And this trade wasn't just about the Cavs making a push in 2013-14. Deng will become a free agent at the end of the season, and the team will likely be looking to lock him up for the foreseeable future.
And chances are Cleveland wouldn't have given up a first-rounder and two second-rounders unless it had a hunch or some assurance Deng would re-sign this summer.
But let's take it step by step. Prior to the trade, Bennett had been averaging just 10.7 minutes a game while shooting a horrifying 27.2 percent. And that's with a team that's looked lottery-bound. Had the Cavs fallen out of playoff contention after the All-Star break, Bennett might have actually had a chance to rack up some minutes down the stretch while the team activated tank mode.
But with Deng, the Cavs are looking to win now. And in the garbage Eastern Conference, they have enough talent to climb out their hole and make a move up the standings. If Bennett was only getting 10.7 minutes before, I'd find it hard to believe coach Mike Brown will trust him in a playoff race, especially since he'll now have Deng at his disposal.
Unless Bennett finds a way to produce as a backup power forward, his opportunities the rest of the way could be extremely limited.
Jump to next year—the last guaranteed year on his contract (via ShamSports). The team has a club option on Bennett in 2015-16 worth almost $6 million. If they re-sign Deng, will the Cavs pick up Bennett's option if he hasn't shown any signs of growth?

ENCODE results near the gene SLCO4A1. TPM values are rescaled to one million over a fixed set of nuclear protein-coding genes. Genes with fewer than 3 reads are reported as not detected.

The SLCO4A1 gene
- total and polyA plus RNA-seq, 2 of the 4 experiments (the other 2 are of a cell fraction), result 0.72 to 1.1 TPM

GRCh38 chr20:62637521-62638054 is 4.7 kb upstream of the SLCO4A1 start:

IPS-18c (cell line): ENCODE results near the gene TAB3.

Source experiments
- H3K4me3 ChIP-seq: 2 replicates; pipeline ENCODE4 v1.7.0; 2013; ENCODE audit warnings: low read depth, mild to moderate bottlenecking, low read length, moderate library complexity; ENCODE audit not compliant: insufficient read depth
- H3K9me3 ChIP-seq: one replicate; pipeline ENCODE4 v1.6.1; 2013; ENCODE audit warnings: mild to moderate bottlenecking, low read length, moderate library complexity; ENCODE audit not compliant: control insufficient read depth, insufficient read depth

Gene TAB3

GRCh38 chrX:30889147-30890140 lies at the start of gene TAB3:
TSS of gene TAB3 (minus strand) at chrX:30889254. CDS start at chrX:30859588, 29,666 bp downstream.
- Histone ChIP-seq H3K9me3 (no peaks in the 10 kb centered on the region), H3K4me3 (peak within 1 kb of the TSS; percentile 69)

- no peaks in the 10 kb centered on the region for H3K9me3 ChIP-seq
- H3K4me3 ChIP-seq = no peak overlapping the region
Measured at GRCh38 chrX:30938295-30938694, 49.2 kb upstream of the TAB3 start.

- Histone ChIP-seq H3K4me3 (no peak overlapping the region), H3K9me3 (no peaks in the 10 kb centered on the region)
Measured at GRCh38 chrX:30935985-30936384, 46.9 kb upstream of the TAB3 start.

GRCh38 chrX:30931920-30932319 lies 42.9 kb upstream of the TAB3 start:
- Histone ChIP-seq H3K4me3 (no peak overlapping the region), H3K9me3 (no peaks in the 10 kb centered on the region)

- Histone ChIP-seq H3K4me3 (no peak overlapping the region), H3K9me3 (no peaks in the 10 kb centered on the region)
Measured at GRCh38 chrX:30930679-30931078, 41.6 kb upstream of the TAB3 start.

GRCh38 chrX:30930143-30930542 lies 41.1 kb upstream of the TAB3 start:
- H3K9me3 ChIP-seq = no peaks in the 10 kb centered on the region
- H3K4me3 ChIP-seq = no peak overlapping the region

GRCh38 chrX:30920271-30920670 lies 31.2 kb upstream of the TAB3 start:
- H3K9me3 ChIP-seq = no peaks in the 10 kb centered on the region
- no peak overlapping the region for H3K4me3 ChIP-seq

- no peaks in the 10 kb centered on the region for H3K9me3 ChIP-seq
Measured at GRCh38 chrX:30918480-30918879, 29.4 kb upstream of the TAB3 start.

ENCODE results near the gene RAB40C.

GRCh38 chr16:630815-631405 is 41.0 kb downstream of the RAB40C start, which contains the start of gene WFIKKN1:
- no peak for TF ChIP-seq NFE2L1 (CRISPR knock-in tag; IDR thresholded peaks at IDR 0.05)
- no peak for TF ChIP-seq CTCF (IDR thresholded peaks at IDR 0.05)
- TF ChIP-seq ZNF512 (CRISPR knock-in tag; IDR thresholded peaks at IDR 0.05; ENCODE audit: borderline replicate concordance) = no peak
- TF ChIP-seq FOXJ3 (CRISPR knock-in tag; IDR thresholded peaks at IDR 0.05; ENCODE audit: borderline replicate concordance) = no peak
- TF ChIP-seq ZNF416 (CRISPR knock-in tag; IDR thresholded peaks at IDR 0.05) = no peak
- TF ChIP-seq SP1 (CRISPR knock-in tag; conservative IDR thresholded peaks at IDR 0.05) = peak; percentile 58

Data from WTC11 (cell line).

I'm not in love with Tristan Thompson, but the depth chart isn't likely to change. And with Deng at the 3 and Thompson at the 4, Bennett could have a tough time finding any rhythm.
I'd imagine the Cavs will eventually try to shop Bennett before he loses any more value, given he can't help now and there might not be room for him in the future.
The fact is, nobody even knows what Anthony Bennett brings to the table yet. He hasn't established an identity for himself—is he a wing, a power forward, a combo forward? Or is he a tweener who's fallen between positions?
So far, he's had no luck at any of them, converting below 40 percent of his shots at the rim, 26 percent of them in the mid-range and just 14 percent of his three-point attempts (via NBA.com). And yes, he has more turnovers than assists, steals and blocks combined.
“I just have to get back to the player I was in college,” Bennett told Jason Lloyd of the Beacon Journal. “I was playing with a smile on my face. It was fun, carefree, running up and down a lot. There’s a whole bunch of stuff I can try to get back to.”
Only it might be more than that.
Bennett was a risk-reward draft pick to begin with, having only played one year in college in a mid-major conference without an established NBA position.
With his rookie year likely a wash and a good possibility Deng returns on a multi-year deal, I just don't know where or when his opportunity will come, or how he even fits into the rotation.
If you bought a Bennett jersey following the 2013 NBA draft, you might not have to wait too long for it to become a throwback.